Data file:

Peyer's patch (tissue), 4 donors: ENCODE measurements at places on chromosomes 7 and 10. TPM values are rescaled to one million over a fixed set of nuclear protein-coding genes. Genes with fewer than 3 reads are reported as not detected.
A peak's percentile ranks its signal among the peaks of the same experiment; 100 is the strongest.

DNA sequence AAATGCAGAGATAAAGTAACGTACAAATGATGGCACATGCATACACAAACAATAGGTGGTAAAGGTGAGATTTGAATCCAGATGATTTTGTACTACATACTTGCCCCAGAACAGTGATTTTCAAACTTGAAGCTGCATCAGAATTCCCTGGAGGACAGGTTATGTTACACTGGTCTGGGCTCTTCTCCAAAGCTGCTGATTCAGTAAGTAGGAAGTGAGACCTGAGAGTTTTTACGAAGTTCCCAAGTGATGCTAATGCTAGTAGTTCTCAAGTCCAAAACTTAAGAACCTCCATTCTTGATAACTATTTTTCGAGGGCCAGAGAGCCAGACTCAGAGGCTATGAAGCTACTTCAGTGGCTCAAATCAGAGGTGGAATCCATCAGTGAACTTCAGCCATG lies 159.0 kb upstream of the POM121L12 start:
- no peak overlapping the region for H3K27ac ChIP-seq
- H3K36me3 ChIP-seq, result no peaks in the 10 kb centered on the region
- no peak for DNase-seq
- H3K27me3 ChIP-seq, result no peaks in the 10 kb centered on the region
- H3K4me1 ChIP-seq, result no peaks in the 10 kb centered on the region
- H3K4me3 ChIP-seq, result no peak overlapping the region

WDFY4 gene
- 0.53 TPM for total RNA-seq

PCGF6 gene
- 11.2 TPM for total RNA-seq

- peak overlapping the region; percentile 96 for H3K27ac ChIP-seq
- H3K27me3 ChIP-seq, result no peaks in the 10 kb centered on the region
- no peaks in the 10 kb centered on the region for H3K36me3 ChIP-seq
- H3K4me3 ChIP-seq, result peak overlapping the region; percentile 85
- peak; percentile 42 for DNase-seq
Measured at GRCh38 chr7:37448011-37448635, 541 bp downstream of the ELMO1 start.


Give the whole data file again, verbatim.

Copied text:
Peyer's patch (tissue), 4 donors: ENCODE measurements at places on chromosomes 7 and 10. TPM values are rescaled to one million over a fixed set of nuclear protein-coding genes. Genes with fewer than 3 reads are reported as not detected.
A peak's percentile ranks its signal among the peaks of the same experiment; 100 is the strongest.

DNA sequence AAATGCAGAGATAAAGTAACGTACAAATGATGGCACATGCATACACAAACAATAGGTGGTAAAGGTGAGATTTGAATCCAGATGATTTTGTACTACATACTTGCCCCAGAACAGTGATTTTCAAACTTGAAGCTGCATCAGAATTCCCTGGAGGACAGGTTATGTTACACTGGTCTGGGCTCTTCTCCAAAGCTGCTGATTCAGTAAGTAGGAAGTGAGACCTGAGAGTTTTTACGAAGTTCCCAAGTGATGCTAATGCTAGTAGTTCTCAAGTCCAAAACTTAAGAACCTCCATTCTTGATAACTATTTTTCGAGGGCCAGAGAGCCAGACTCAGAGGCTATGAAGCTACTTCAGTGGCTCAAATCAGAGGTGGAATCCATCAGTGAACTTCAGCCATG lies 159.0 kb upstream of the POM121L12 start:
- no peak overlapping the region for H3K27ac ChIP-seq
- H3K36me3 ChIP-seq, result no peaks in the 10 kb centered on the region
- no peak for DNase-seq
- H3K27me3 ChIP-seq, result no peaks in the 10 kb centered on the region
- H3K4me1 ChIP-seq, result no peaks in the 10 kb centered on the region
- H3K4me3 ChIP-seq, result no peak overlapping the region

WDFY4 gene
- 0.53 TPM for total RNA-seq

PCGF6 gene
- 11.2 TPM for total RNA-seq

- peak overlapping the region; percentile 96 for H3K27ac ChIP-seq
- H3K27me3 ChIP-seq, result no peaks in the 10 kb centered on the region
- no peaks in the 10 kb centered on the region for H3K36me3 ChIP-seq
- H3K4me3 ChIP-seq, result peak overlapping the region; percentile 85
- peak; percentile 42 for DNase-seq
Measured at GRCh38 chr7:37448011-37448635, 541 bp downstream of the ELMO1 start.